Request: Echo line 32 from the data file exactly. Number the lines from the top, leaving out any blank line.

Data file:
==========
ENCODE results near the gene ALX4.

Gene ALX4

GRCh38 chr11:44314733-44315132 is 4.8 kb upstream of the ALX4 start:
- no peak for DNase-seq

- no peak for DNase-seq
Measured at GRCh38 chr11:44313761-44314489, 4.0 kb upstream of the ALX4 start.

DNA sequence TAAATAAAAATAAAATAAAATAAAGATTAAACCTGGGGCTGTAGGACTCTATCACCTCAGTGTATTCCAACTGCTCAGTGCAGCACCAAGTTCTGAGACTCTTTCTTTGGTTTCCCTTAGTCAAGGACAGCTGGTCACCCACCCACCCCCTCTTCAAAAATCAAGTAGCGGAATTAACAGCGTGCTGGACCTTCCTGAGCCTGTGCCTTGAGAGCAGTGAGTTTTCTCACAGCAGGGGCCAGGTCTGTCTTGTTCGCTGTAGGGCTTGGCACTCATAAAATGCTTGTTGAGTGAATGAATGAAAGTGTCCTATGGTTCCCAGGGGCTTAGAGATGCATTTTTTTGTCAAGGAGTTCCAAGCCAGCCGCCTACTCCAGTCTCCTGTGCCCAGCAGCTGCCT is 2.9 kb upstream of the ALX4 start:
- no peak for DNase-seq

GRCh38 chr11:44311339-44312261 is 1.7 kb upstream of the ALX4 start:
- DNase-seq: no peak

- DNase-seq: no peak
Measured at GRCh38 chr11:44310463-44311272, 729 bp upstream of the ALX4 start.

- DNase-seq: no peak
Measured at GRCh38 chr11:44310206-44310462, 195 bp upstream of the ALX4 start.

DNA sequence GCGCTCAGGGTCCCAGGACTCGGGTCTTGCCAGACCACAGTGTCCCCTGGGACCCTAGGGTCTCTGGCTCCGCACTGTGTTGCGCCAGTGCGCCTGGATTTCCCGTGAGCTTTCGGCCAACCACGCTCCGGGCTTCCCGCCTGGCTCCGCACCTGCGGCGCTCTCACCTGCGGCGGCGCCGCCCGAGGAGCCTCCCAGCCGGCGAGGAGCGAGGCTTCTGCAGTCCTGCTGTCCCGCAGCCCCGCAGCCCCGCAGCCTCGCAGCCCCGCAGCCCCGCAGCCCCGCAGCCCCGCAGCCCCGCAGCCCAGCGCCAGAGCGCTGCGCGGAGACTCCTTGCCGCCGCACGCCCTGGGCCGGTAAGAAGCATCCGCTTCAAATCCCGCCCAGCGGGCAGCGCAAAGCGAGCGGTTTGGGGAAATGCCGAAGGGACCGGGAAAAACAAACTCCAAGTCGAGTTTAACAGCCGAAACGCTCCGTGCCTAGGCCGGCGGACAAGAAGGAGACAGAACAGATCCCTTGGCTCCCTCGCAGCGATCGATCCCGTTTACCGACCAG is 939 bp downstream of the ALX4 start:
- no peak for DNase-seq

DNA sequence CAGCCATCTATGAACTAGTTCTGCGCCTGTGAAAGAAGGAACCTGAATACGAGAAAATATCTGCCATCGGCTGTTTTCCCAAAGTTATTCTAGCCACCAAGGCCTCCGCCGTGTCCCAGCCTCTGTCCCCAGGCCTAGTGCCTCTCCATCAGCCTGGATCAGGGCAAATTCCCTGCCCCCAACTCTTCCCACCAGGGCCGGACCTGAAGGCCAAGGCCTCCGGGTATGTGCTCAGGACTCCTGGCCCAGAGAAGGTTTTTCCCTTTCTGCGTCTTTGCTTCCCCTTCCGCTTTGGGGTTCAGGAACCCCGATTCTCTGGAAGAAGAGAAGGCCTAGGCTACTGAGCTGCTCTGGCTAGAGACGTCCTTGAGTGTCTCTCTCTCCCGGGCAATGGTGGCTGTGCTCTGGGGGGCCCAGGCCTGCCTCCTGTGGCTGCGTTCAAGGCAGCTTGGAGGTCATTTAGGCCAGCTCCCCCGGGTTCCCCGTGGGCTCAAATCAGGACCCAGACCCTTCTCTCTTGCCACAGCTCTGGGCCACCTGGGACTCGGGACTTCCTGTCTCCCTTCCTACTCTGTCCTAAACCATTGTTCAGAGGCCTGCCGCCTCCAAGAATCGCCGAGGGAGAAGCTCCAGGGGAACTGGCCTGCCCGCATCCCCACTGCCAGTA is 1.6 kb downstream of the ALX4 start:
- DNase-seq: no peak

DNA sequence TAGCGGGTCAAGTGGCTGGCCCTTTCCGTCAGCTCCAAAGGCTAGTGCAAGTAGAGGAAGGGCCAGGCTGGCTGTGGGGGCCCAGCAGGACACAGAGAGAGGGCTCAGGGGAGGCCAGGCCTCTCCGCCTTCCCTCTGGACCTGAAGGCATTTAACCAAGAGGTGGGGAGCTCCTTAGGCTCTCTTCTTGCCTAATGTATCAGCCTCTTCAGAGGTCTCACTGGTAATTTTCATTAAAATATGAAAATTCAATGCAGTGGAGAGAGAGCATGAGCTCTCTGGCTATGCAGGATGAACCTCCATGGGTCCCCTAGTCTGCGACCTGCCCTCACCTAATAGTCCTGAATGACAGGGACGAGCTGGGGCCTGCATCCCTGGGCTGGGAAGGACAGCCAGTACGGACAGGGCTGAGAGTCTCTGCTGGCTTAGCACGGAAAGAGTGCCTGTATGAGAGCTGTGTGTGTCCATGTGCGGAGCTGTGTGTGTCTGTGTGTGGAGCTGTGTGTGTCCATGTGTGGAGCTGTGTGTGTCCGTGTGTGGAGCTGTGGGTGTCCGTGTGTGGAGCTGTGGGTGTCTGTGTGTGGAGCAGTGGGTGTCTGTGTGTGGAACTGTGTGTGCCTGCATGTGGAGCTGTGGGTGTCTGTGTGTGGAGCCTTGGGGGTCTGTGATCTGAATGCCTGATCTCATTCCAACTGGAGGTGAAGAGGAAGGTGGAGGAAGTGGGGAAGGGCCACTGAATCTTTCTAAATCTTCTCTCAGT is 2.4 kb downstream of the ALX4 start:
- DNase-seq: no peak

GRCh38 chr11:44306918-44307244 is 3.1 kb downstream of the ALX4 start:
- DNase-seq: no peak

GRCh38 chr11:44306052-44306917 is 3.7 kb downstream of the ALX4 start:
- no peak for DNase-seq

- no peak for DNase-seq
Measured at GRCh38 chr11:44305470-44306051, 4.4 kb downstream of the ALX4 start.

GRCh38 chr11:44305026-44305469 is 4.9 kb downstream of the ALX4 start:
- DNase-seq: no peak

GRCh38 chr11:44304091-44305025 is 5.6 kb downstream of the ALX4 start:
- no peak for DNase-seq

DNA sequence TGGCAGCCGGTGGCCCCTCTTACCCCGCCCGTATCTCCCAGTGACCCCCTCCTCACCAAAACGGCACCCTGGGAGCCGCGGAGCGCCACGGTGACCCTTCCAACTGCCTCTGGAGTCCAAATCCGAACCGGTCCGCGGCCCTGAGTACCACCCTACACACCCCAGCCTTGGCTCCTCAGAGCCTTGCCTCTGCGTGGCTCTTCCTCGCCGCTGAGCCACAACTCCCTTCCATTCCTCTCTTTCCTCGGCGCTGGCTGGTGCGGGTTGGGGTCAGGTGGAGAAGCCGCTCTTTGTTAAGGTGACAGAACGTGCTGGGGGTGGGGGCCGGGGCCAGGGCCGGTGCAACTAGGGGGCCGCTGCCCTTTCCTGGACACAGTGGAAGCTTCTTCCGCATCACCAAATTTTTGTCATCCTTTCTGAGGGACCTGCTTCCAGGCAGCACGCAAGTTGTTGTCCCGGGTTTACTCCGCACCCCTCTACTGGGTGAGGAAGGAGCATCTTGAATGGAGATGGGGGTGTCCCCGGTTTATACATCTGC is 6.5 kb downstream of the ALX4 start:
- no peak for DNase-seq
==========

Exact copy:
- no peak for DNase-seq